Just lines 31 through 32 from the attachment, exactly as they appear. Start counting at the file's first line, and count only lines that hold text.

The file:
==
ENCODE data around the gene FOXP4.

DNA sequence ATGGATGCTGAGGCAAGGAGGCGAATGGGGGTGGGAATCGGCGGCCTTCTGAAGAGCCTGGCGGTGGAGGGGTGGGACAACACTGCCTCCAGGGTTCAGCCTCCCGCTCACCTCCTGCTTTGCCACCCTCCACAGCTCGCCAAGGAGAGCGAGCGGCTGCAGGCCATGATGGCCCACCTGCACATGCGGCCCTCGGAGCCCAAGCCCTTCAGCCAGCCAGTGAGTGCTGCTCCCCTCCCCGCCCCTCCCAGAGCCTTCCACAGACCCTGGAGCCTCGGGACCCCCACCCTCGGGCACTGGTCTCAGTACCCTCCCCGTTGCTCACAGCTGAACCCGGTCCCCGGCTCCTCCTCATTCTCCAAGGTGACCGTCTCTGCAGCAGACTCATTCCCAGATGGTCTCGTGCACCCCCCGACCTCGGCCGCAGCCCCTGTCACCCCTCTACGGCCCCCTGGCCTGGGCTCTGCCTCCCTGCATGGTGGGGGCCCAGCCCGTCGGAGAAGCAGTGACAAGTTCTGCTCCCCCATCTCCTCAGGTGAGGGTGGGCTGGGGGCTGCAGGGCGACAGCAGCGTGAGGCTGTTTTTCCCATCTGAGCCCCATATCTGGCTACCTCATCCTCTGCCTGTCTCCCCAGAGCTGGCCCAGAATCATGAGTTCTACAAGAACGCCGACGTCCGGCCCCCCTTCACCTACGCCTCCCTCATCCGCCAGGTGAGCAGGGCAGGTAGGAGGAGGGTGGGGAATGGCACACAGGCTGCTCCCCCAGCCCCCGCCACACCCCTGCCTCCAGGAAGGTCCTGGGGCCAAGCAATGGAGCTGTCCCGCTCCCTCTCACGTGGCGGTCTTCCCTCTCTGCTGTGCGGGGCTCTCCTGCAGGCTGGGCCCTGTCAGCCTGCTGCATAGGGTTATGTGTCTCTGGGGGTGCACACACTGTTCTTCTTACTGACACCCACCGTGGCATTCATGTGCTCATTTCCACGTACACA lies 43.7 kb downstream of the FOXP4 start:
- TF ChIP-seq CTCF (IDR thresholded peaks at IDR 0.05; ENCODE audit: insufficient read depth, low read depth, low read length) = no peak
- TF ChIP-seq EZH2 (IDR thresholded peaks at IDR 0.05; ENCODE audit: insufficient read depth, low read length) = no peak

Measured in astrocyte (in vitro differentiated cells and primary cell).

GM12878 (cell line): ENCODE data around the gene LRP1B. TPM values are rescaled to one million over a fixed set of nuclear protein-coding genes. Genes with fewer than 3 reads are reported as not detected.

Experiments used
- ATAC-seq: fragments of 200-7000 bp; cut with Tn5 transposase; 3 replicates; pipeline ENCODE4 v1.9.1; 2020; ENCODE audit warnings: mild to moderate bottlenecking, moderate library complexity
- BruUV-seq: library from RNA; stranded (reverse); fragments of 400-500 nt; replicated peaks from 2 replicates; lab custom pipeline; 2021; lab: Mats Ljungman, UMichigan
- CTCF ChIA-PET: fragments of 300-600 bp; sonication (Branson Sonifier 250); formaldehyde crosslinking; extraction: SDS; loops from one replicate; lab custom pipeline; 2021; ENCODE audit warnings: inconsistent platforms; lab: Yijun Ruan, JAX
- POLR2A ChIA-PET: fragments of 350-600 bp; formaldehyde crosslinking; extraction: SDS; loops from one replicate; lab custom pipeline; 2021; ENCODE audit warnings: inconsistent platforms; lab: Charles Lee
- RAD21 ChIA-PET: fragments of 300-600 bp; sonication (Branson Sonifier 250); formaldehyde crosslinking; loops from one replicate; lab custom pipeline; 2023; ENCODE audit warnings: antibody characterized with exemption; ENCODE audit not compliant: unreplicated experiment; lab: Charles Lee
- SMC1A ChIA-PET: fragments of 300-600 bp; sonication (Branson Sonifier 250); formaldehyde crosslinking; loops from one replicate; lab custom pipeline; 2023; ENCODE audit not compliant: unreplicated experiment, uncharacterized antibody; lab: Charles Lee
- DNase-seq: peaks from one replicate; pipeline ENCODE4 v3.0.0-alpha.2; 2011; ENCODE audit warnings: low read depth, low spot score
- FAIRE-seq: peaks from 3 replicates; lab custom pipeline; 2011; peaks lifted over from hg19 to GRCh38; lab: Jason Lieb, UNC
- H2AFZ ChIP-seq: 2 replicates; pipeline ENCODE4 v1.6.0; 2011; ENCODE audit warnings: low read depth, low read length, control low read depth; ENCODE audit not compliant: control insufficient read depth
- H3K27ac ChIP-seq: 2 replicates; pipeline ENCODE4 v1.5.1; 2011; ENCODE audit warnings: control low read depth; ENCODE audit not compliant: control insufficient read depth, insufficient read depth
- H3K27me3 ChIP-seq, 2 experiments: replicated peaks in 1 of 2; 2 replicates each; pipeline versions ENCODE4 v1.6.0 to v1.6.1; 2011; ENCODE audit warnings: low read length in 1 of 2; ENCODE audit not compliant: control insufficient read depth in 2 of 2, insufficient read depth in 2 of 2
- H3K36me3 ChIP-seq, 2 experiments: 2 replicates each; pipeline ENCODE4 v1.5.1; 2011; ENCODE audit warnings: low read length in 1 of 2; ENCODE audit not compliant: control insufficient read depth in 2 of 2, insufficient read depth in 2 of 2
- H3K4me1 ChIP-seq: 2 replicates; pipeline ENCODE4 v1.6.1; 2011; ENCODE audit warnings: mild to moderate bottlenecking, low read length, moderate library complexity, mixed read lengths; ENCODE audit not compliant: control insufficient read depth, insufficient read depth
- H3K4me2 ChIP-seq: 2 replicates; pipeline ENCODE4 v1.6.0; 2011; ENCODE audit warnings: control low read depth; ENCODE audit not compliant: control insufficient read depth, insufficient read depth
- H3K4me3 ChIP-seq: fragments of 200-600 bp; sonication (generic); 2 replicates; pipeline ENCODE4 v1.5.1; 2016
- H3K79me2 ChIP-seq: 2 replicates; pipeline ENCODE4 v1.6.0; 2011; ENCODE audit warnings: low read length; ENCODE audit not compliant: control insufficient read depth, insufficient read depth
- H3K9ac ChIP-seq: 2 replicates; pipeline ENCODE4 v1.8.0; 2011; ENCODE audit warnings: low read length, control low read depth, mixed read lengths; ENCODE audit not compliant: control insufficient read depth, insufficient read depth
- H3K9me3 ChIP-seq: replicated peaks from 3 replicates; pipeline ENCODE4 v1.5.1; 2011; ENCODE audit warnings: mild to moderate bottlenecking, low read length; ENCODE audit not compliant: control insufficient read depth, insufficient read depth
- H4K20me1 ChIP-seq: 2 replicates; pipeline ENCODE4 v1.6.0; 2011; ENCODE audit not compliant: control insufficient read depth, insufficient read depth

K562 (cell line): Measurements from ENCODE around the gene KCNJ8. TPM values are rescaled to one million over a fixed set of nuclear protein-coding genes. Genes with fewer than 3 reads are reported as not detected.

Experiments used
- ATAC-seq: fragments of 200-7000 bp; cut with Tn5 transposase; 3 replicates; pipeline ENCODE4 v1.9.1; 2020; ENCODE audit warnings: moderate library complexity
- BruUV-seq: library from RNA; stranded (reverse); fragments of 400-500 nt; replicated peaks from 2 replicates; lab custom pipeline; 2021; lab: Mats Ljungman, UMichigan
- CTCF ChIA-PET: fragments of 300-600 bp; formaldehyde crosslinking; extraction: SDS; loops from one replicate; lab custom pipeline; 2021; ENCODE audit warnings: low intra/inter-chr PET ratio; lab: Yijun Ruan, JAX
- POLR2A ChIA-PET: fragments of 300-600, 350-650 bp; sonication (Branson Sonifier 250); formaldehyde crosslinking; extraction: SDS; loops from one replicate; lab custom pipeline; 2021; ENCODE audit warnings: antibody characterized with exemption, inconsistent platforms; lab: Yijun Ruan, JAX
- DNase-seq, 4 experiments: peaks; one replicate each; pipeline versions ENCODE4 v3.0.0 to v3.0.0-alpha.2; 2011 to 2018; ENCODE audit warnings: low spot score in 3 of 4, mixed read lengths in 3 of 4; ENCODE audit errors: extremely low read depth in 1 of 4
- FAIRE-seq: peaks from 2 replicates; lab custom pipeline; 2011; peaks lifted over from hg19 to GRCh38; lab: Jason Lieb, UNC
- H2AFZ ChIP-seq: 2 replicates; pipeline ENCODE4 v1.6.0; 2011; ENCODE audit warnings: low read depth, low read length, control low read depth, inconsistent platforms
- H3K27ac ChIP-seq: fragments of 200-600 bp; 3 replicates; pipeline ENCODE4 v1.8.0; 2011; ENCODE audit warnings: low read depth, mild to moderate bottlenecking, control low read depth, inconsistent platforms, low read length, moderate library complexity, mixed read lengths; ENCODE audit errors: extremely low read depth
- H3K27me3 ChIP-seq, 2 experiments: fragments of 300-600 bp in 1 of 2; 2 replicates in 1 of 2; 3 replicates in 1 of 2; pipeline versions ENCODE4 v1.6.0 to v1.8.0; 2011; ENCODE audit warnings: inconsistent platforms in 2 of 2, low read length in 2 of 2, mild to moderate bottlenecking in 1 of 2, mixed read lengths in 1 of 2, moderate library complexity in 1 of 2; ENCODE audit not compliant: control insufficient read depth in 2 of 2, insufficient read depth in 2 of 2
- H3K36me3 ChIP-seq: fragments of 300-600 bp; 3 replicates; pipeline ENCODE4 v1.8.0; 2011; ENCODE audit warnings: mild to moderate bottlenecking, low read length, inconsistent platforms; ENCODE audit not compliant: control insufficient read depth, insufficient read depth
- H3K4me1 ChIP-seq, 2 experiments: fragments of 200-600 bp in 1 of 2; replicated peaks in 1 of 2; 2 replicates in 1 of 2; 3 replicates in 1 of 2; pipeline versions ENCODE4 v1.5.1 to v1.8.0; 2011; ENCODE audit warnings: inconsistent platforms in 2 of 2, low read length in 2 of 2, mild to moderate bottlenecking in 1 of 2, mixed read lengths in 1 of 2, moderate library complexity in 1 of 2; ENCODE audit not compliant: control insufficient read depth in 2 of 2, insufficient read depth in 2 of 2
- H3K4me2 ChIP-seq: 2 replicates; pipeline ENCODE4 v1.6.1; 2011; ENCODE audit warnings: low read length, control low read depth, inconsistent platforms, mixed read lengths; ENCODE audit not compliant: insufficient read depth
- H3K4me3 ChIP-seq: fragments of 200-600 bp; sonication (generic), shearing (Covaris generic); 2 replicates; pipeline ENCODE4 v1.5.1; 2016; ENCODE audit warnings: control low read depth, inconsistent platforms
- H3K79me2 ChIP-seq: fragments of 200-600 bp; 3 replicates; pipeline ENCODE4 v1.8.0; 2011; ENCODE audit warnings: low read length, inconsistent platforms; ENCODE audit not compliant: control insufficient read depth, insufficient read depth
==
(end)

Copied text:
- CTCF ChIA-PET: fragments of 300-600 bp; formaldehyde crosslinking; extraction: SDS; loops from one replicate; lab custom pipeline; 2021; ENCODE audit warnings: low intra/inter-chr PET ratio; lab: Yijun Ruan, JAX
- POLR2A ChIA-PET: fragments of 300-600, 350-650 bp; sonication (Branson Sonifier 250); formaldehyde crosslinking; extraction: SDS; loops from one replicate; lab custom pipeline; 2021; ENCODE audit warnings: antibody characterized with exemption, inconsistent platforms; lab: Yijun Ruan, JAX